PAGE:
Demonstrators in Chile have blocked streets and set fire to buses in a protest against a controversial privatised pension plan.
The scheme, involving funds called AFPs, was launched in 1981 during the military government of Gen Augusto Pinochet.
Protesters say some 10 million people who joined have now been left with very low retirement incomes - less than the minimum wage in many cases.
They are calling for President Michelle Bachelet to scrap the scheme.
Millions of people struggled to get to work during rush hour in the capital, Santiago, and other cities after leaders of the No More AFP movement called a nationwide strike.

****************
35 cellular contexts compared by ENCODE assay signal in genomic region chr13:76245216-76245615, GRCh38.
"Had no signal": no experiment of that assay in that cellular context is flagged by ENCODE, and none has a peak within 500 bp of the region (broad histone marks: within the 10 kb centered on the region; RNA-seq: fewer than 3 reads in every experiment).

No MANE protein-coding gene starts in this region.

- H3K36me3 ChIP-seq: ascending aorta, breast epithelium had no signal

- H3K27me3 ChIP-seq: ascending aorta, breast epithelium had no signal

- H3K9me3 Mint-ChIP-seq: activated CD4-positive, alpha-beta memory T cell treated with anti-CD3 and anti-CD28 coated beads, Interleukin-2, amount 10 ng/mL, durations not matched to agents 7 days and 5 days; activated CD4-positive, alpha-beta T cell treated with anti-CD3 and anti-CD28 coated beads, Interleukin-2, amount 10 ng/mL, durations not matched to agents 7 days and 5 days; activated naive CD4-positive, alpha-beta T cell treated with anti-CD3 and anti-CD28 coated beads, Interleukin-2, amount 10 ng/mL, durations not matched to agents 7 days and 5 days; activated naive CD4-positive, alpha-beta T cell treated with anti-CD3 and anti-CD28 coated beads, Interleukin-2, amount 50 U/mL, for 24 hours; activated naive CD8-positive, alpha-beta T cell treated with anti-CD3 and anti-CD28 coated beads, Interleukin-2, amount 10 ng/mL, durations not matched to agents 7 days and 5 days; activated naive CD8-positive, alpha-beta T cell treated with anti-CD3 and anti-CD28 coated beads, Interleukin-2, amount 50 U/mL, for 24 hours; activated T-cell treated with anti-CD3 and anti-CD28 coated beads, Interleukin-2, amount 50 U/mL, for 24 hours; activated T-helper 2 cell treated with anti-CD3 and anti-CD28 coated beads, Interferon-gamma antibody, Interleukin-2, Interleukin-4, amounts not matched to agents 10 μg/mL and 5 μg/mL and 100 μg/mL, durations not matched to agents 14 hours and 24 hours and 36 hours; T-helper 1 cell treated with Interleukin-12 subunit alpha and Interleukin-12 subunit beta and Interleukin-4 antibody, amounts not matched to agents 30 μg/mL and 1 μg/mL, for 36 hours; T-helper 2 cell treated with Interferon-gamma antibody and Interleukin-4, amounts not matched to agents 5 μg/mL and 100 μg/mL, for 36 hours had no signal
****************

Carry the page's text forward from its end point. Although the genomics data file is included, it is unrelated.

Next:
Luis Mesina, a spokesman for No More AFP, which has led protests in recent months, distanced the group from the violence.
"To the people who are not going to take part [in the protests] of course we apologise because our intention is not to cause them grief," Mr Mesina told CNN Chile.
Most of the barricades had been dismantled by mid-morning, said deputy interior minister Mahmud Aleuy.
He said: "All Chileans have the right to protest what they feel are their legitimate demands, but it is not right that this causes problems for other citizens."
The Chilean pension fund system has been praised by pro-market politicians and economists across the world.
It was originally intended to pay 70% of people's final salaries.